Papercrete and Aluminum Can Wall




Papercrete (also called fibrous cement or padobe) is a versatile building material made of recycled paper fibers, dirt or sand, and cement. It can be used in much the same way as adobe: formed into bricks, then used as mortar and stucco to finish the wall.

Can walls are a way of making non-structural walls in earthships or other ecologically-friendly buildings. Aluminum or steel cans (or sometimes glass bottles) are stacked on their sides like bricks, with concrete or mortar holding them together.

I decided to use both methods to make a small fire pit for the back yard. It's crumbled a bit since I think the fire got too hot and burned out some of the paper and making it weaker, but these construction methods would work well for any structure that isn't on fire regularly and doesn't need to fit building codes. Since this structure didn't work too well as a fire pit, I plan on using it as a planter in my garden come springtime.

Right now, there are only a few city building codes in the US that allow for the use of papercrete, but if you live in unincorporated land or are building something like a dog house, then go for it!

Step 1: Drink a Lot of Soda, or Eat a Lot of Soup

You will need a lot of cans, either steel or aluminum. Steel cans will make a slightly stronger, yet heavier wall.

You will also need dirt or sand, some cement, and a bunch of shredded paper. I got shredded paper from my home and from offices, but if you have a way of pulping or shredding paper yourself, you can use any kind of paper. I've heard that glossy magazines and ads work well, since they contain clay.

For tools, I used a five-gallon bucket, a shovel, the broken handle from a snow shovel, and my hands. For best results, you should have a power drill and a paint or plaster mixing attachment to pulp the paper, but I found that simply mixing everything together worked well (until it caught fire, that is).

You might want some gloves for working with cement, since it is quite alkaline.

Step 2: Mix Stuff in a Bucket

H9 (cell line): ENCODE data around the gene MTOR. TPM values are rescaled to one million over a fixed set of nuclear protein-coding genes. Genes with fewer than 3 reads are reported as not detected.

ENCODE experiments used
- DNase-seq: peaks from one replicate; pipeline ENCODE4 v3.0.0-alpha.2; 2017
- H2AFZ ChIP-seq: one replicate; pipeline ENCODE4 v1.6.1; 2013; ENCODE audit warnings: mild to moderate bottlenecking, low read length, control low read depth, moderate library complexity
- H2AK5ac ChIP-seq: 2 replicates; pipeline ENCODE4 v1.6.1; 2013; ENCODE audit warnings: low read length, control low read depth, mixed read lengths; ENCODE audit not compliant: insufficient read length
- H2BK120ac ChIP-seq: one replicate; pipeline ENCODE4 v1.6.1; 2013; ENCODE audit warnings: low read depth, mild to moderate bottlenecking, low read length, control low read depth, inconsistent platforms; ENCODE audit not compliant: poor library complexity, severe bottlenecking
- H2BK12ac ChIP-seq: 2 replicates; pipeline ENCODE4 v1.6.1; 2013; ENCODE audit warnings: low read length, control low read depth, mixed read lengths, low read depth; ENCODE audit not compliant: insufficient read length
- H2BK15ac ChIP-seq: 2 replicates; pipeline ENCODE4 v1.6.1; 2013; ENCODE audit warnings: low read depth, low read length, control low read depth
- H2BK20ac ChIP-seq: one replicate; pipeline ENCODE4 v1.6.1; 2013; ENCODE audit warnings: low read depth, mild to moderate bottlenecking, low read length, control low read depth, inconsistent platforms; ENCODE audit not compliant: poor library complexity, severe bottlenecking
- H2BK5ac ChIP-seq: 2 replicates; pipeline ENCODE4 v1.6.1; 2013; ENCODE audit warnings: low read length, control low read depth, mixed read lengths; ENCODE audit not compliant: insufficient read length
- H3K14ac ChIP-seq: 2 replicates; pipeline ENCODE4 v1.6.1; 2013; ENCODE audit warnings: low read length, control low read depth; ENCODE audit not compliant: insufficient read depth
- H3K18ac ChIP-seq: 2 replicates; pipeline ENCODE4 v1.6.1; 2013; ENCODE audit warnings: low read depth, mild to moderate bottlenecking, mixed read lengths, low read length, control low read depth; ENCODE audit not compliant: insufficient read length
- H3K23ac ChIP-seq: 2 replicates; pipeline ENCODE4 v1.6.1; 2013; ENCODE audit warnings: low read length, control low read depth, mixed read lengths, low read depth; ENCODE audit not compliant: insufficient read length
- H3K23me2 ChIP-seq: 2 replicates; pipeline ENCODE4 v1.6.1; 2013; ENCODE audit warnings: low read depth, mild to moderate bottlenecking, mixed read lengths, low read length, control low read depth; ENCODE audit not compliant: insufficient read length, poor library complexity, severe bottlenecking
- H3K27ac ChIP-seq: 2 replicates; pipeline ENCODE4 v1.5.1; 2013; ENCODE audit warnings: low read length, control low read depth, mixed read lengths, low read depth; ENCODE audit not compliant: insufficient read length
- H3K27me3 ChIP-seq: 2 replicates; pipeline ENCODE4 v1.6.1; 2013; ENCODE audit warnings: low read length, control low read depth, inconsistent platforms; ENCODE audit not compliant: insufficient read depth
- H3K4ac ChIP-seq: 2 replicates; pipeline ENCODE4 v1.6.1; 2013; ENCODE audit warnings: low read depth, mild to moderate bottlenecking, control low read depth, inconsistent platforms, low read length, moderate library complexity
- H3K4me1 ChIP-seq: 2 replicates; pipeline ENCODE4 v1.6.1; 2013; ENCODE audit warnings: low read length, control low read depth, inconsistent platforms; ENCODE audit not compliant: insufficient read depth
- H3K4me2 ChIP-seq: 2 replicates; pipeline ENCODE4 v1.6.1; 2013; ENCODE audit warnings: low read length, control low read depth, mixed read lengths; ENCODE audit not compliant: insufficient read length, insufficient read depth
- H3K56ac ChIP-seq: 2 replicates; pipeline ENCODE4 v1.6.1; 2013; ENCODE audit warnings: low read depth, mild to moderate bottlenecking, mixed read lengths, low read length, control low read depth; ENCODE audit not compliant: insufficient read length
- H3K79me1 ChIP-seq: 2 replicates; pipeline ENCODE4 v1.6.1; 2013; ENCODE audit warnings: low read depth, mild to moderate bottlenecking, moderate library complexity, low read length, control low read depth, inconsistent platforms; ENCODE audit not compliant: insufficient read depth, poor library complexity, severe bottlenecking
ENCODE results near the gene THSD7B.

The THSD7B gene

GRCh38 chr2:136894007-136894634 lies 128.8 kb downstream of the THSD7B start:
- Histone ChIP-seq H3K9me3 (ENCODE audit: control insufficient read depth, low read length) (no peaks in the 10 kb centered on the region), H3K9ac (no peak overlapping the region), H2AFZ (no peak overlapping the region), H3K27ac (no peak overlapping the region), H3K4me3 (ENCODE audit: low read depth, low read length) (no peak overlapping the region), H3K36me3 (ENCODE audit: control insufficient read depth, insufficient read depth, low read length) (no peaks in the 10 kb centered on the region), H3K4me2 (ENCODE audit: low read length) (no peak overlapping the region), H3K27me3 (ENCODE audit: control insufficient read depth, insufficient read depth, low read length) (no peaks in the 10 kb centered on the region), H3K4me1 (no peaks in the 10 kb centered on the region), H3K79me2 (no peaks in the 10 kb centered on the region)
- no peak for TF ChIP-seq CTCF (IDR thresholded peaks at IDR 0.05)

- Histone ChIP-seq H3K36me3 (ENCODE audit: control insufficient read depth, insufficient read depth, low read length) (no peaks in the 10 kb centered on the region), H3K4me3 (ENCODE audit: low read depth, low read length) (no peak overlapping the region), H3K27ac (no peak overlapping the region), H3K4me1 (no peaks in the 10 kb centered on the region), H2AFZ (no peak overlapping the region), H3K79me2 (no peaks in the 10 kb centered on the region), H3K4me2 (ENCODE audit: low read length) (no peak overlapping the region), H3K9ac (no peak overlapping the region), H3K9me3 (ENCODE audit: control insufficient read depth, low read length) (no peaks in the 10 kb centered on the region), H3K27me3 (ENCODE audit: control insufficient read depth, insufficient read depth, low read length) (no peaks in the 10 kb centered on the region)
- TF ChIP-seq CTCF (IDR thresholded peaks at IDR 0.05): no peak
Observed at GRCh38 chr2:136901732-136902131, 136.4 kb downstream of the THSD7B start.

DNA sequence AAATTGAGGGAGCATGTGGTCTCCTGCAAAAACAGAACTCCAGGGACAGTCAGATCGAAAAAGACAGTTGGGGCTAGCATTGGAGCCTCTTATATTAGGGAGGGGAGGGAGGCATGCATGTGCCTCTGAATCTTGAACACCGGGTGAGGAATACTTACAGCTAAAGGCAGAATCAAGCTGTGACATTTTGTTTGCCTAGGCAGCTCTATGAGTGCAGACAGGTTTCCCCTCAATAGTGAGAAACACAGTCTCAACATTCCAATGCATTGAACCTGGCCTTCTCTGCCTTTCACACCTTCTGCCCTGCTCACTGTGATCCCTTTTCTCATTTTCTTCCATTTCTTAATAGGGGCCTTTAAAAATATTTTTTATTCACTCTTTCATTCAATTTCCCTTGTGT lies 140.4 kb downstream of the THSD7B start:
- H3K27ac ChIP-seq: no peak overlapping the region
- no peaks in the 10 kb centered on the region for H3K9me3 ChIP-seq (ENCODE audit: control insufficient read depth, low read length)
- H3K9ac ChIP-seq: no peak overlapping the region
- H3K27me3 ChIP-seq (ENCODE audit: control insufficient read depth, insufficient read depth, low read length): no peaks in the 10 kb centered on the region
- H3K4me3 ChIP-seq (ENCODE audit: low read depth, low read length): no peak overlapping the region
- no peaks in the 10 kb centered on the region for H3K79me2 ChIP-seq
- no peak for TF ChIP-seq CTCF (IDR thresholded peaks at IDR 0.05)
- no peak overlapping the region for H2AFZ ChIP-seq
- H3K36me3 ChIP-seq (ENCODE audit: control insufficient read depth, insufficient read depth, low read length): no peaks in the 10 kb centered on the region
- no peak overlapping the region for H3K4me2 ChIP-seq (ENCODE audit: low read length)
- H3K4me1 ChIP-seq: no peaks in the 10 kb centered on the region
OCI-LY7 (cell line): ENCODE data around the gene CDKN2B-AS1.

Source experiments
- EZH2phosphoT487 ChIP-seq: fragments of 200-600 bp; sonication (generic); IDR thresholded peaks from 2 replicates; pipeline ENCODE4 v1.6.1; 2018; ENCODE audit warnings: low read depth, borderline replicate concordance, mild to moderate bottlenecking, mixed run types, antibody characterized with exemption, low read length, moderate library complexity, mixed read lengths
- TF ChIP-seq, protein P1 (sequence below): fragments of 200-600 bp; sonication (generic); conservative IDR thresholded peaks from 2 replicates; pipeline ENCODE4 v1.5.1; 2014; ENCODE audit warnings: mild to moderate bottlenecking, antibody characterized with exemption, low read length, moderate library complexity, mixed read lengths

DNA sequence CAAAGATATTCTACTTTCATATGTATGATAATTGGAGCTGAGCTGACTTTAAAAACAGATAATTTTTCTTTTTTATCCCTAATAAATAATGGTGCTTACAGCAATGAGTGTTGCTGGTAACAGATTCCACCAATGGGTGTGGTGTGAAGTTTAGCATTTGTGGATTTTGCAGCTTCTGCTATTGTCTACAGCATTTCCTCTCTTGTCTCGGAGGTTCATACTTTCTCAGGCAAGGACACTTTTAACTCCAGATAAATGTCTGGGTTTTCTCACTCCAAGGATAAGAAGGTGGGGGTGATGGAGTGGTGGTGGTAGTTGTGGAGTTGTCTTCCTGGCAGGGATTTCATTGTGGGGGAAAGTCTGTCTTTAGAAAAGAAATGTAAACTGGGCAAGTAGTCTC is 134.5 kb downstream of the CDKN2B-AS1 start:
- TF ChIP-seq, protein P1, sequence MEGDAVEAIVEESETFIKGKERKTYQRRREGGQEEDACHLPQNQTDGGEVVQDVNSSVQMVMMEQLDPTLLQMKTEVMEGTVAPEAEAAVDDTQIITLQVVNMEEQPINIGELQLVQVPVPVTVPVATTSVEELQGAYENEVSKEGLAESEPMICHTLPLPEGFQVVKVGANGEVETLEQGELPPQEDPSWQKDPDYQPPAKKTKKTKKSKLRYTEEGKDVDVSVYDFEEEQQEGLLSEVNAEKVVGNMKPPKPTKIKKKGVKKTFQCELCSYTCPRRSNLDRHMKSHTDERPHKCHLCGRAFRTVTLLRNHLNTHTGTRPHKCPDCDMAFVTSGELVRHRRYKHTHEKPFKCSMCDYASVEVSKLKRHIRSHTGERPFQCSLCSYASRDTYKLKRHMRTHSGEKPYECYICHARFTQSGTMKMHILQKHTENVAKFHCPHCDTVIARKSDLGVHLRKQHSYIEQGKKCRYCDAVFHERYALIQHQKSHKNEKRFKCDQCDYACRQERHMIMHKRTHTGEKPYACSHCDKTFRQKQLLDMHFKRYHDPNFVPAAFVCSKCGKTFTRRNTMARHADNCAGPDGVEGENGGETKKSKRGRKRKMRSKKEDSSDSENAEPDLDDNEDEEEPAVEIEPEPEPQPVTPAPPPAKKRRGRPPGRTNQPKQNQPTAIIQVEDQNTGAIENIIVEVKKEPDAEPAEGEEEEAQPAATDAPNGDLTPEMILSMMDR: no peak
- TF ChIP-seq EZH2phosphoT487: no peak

Depending on the type of paper and dirt you use, you will need to change the proportion of the ingredients. The sandy clay in my backyard worked well for an adobe-like mixture, but in the end I had to throw out other recipes and experiment until it came out solid.

First, fill the bucket about half full of dry, shredded paper. You can also add dryer lint, or other fibrous material like straw.

Add water until it's saturated, then mix with about four shovels full of dirt, or until the mixture comes back up to the halfway point again.

Add about one shovel full of cement, or about three soup cans.

Add enough water to make it the consistency of wet concrete and stir together until uniform.

Step 3: Masonry

No, not the secret society type, I mean brick-laying. Stack the cans like bricks to make a wall, filling in the spaces between with papercrete. I first tried using a trowel, but found that my hands worked best, especially if I used gloves to protect my skin from the abrasive and corrosive mixture.

If you plan on plastering over both sides of the wall like I did, be sure to alternate which side you put the pull tab on. The pull tabs act like the chicken wire usually used for stucco, and hold the outer layers onto the wall.

That's pretty much it. Papercrete is a pretty easy to use material and can be easily formed by hand. My mixture dried within one day and cured in about a week.

I'll add some more photos soon, since right now I'm about 80 miles from the fire pit.

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    15 Discussions

    Mark Rehorst

    10 years ago on Introduction

    I think it would be better to stick with bottles. If you use either steel or aluminum cans the concrete/water will corrode the cans quickly and you'll end up with a mass of cement rubble with corroded metal bits hanging out. It would be a real disposal problem.